One of the mysteries of the English language finally explained.
An Asian pheasant of highland forests, the male of which has brightly coloured plumage used in courtship.
Genus Tragopan, family Phasianidae: five species
- ‘The extensive white spotting helps to separate female tragopans from those of other pheasants, and the elongated white central spot on each feather is bordered with black.’
- ‘The tragopans are horned pheasants with short bills and tail feathers that are shorter than wing length.’
- ‘This has always been a good forest for tragopans probably due to its distance from any major settlement.’
- ‘Pheasants are generally thought to be comprised of three subfamilies: Tragopaninae (tragopans), Argusianinae, and Phasianinae.’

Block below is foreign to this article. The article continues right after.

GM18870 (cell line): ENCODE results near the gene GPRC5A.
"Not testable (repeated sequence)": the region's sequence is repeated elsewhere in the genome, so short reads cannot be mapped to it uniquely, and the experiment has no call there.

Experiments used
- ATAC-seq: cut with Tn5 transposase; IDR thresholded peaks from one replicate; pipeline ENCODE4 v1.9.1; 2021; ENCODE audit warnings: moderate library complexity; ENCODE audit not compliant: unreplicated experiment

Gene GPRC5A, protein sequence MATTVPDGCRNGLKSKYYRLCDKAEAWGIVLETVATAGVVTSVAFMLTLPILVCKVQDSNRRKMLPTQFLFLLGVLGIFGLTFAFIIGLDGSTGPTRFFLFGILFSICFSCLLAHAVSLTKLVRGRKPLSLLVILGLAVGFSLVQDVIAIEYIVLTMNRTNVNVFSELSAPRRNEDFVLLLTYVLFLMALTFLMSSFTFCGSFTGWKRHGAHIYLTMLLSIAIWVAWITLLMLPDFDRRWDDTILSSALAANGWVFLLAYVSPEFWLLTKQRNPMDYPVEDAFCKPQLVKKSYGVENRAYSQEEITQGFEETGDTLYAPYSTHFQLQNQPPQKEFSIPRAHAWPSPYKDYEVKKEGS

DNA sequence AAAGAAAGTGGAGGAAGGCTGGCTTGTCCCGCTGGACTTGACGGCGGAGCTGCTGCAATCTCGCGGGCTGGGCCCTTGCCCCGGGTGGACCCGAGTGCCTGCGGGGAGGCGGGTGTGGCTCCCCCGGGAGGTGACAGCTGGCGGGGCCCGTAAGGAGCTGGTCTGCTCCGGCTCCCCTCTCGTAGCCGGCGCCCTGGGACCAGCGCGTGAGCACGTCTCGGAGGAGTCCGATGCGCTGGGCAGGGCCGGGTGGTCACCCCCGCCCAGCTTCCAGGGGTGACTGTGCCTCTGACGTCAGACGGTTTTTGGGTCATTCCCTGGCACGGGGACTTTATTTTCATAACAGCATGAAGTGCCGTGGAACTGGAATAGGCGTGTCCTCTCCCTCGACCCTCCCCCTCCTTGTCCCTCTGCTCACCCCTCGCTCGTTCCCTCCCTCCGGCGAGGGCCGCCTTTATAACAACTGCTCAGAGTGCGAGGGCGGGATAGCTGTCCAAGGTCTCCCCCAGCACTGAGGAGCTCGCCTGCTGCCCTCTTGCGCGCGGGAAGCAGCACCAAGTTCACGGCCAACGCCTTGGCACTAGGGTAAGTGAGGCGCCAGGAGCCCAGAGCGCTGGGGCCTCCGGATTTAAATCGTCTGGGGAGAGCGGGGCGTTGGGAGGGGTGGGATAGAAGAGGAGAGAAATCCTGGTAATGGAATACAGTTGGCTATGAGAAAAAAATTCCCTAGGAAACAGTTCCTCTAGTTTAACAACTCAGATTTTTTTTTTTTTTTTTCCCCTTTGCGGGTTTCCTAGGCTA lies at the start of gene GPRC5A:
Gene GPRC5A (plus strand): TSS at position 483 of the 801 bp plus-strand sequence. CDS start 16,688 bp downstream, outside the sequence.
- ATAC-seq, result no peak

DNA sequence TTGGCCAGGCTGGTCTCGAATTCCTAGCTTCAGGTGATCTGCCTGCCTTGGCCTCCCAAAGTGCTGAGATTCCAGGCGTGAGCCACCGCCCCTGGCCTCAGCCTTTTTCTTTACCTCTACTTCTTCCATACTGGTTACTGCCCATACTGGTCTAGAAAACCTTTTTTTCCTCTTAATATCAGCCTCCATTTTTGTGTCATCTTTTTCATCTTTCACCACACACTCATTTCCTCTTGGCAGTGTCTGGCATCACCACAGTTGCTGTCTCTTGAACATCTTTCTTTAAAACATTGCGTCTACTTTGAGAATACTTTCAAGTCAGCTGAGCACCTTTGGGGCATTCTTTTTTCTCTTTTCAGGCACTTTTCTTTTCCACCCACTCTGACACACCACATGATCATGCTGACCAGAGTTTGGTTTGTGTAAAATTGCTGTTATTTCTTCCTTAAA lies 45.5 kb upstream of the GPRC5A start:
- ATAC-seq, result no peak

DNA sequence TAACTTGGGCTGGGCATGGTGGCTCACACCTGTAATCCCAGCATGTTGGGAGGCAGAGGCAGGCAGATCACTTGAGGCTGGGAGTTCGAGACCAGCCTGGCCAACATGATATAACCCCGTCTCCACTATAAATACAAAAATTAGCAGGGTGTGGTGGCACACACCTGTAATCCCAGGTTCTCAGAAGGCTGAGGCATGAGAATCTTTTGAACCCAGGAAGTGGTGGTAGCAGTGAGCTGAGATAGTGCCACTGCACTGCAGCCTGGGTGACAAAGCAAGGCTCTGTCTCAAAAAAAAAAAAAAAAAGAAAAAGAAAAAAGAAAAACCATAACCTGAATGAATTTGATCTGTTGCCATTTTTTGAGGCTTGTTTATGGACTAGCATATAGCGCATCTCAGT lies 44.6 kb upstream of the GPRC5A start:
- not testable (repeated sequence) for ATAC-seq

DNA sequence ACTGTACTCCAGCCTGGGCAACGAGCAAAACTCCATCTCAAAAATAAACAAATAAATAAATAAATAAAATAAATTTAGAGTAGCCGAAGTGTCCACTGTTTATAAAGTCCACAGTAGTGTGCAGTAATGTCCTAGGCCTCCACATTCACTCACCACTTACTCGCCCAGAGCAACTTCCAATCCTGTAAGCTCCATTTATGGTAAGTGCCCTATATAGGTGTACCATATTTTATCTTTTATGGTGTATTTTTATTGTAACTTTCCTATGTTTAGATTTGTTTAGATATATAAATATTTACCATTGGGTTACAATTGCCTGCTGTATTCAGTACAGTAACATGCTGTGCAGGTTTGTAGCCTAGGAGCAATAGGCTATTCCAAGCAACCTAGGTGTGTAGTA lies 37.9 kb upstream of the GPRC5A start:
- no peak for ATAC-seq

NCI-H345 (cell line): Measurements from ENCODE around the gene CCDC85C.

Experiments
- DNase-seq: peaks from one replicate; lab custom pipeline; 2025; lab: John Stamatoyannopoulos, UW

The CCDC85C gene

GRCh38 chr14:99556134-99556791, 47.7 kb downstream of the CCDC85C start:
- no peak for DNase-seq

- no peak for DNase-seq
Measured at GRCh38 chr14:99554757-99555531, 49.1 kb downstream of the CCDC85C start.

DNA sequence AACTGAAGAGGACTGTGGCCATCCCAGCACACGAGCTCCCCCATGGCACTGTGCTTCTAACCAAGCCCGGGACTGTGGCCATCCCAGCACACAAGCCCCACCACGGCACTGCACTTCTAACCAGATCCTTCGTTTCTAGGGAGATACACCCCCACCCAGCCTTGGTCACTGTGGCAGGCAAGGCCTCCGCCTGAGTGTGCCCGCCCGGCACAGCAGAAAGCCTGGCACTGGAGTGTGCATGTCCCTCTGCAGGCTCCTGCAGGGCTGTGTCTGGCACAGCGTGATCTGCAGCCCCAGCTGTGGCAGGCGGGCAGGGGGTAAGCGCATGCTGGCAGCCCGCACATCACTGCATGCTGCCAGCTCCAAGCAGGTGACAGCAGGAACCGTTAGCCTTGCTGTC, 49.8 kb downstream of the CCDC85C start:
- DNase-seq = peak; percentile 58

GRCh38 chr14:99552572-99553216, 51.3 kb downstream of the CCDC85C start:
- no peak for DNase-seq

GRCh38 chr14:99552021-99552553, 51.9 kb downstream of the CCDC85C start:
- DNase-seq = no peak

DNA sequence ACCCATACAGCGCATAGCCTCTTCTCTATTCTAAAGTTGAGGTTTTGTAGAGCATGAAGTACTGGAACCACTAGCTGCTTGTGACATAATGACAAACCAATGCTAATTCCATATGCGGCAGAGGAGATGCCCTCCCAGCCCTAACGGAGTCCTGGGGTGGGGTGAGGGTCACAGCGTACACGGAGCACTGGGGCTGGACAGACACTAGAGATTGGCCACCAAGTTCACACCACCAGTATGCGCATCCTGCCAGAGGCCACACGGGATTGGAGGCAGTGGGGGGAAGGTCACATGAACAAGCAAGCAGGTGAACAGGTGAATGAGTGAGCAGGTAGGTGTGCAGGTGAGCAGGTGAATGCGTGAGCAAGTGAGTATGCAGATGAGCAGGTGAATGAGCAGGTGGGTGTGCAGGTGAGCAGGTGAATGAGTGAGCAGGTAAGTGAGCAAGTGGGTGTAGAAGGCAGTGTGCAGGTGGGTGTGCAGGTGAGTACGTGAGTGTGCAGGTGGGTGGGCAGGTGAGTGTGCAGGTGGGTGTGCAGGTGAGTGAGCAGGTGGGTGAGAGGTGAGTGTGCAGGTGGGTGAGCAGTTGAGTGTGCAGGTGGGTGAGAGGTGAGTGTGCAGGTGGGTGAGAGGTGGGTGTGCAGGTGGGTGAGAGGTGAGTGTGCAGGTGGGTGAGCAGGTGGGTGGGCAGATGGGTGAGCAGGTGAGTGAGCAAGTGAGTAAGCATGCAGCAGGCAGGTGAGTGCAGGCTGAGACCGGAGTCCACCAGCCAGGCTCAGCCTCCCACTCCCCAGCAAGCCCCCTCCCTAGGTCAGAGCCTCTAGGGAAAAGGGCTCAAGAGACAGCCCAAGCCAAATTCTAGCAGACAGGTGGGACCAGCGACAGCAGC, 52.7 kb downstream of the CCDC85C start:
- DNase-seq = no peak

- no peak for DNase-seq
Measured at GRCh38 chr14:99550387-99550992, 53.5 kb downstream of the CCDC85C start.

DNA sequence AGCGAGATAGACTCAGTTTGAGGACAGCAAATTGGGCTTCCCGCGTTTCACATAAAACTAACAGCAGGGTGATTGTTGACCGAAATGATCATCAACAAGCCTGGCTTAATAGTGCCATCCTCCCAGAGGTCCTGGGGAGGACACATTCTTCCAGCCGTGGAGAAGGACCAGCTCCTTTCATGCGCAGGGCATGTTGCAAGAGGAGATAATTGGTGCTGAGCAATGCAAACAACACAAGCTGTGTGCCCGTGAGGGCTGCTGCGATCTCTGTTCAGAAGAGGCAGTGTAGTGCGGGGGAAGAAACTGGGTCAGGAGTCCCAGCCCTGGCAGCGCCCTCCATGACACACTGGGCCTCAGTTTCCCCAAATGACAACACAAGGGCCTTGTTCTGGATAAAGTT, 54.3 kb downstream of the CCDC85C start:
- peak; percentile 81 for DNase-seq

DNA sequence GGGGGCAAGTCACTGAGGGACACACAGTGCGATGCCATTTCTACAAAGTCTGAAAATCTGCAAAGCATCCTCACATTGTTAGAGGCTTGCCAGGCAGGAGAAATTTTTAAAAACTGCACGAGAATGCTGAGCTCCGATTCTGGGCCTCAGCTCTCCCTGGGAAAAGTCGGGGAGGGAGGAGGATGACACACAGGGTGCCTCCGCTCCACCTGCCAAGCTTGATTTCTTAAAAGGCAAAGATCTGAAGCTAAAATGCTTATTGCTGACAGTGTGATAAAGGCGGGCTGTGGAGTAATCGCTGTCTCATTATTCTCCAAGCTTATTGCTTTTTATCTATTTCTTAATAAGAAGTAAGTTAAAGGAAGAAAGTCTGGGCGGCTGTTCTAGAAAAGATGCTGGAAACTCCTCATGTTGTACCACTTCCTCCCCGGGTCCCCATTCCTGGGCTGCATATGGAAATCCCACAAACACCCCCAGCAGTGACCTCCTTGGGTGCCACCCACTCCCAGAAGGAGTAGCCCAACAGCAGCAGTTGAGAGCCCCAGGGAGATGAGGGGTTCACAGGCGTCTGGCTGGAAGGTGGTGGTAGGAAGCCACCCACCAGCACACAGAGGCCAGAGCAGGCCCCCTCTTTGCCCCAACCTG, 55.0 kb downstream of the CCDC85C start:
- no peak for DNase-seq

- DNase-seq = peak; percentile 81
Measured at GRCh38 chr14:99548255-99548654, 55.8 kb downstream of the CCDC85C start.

- ‘We felt the tragopans slipping inexorably away into the darkening forest.’
- ‘Again, I could not have a good look, since the tragopans were very shy and flushed quickly.’
- ‘I did, however, see a small monkey with enormous military moustaches, a satyr tragopan (answers on a postcard), and a pair of red river hogs - each of which were fairly exciting in their own way.’
- ‘Although they are now rare in the wild, Temminck's tragopans breed very well in captivity.’
- ‘Many of this species in captivity have been hybridised with the Satyr tragopan, since the females look so similar.’
- ‘Earlier Jammu and Kashmir had the western tragopan as its State bird.’
Modern Latin, from Greek, the name of a horned bird, from tragos ‘goat’ + the name Pan (see Pan).
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